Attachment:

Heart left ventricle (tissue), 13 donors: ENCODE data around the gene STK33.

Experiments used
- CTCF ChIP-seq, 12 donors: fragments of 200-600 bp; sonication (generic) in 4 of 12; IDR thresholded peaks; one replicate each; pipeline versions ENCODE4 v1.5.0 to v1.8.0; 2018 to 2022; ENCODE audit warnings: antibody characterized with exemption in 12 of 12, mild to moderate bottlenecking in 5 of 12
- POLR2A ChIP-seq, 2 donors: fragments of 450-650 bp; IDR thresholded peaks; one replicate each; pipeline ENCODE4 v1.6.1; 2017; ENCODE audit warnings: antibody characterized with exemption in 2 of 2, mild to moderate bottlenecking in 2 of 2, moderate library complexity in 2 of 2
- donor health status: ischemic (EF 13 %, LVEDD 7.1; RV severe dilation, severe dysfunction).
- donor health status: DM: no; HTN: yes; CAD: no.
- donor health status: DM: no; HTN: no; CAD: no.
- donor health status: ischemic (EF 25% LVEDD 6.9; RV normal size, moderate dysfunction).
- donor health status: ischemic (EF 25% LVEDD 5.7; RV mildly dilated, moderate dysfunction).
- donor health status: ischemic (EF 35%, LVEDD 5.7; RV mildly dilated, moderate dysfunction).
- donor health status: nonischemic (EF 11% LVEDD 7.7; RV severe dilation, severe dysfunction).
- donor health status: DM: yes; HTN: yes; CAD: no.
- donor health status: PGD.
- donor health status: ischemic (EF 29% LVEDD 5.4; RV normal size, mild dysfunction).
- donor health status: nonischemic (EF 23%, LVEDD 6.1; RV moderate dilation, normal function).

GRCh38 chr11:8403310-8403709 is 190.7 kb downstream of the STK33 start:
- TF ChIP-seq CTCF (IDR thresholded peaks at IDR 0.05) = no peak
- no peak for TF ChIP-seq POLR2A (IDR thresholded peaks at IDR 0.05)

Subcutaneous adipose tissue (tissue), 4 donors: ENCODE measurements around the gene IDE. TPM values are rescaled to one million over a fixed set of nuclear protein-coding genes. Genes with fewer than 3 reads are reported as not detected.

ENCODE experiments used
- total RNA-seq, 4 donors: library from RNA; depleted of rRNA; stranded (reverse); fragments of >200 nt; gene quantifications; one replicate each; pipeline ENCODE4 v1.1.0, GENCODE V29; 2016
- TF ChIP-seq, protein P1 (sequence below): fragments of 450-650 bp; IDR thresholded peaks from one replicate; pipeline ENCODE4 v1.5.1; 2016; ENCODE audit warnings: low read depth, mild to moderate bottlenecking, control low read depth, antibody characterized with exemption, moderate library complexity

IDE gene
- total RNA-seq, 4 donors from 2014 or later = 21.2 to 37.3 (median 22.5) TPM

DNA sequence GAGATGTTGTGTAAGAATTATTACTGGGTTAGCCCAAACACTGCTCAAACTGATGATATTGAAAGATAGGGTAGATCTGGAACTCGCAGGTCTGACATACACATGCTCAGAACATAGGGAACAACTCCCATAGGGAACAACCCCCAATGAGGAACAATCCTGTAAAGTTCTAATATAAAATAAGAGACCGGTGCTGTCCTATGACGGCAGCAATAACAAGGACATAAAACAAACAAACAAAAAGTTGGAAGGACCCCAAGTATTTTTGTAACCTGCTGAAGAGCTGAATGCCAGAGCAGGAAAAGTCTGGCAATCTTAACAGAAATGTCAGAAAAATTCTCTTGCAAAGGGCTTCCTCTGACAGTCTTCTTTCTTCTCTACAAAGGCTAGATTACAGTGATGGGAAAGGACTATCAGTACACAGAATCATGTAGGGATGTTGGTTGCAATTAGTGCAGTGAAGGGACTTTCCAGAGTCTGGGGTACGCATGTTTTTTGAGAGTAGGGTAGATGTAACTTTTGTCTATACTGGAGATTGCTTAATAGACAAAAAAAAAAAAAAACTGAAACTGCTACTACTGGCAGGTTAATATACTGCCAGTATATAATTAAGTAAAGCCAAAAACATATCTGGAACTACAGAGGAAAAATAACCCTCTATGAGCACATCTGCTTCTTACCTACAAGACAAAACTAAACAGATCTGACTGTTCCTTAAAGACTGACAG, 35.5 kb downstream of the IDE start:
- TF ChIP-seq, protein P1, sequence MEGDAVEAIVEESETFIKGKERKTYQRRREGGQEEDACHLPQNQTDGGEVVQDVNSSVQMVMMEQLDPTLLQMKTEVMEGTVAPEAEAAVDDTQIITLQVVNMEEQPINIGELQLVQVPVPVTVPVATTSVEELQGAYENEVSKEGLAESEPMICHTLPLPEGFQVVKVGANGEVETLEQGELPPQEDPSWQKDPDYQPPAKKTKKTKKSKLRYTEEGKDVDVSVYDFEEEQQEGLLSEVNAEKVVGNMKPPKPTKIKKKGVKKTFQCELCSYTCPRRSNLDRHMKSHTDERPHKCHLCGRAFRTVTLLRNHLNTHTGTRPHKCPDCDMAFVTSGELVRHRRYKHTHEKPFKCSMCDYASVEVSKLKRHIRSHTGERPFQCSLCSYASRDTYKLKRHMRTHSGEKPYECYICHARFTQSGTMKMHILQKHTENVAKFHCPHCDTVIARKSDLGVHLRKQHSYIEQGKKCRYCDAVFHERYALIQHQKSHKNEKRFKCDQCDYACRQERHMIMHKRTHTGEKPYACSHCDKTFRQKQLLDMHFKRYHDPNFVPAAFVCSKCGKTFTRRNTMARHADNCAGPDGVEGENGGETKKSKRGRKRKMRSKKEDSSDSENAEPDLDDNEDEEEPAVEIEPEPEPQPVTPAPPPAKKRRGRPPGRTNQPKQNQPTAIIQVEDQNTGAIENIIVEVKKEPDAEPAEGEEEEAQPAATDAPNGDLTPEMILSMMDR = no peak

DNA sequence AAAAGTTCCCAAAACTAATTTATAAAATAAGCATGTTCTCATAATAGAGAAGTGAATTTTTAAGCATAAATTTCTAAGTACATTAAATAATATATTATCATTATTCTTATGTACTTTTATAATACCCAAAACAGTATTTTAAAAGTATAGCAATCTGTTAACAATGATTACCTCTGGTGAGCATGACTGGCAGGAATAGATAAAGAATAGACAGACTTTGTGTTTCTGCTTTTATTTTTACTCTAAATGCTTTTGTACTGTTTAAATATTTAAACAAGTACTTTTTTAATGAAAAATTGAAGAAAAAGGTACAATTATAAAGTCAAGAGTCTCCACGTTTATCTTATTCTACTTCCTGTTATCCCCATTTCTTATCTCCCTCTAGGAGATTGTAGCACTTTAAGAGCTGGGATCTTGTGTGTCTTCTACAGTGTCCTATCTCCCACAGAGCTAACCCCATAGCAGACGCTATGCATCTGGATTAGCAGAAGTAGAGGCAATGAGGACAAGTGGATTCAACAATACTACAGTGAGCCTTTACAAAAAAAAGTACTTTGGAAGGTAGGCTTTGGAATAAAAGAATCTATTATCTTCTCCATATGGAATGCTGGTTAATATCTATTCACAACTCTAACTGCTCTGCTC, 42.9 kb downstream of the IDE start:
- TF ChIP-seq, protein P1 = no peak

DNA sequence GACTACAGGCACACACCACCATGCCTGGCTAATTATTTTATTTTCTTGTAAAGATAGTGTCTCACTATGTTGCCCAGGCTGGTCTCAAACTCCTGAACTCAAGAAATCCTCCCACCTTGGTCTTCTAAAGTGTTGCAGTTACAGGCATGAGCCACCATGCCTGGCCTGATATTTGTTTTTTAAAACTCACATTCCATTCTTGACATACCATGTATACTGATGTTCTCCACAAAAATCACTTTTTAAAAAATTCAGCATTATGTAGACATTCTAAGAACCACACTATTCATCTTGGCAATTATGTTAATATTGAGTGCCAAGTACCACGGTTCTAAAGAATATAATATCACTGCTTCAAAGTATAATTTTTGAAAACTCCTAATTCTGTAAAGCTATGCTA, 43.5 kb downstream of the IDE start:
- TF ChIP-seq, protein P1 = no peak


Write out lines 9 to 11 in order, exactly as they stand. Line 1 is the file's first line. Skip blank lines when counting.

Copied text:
- donor health status: ischemic (EF 25% LVEDD 5.7; RV mildly dilated, moderate dysfunction).
- donor health status: ischemic (EF 35%, LVEDD 5.7; RV mildly dilated, moderate dysfunction).
- donor health status: nonischemic (EF 11% LVEDD 7.7; RV severe dilation, severe dysfunction).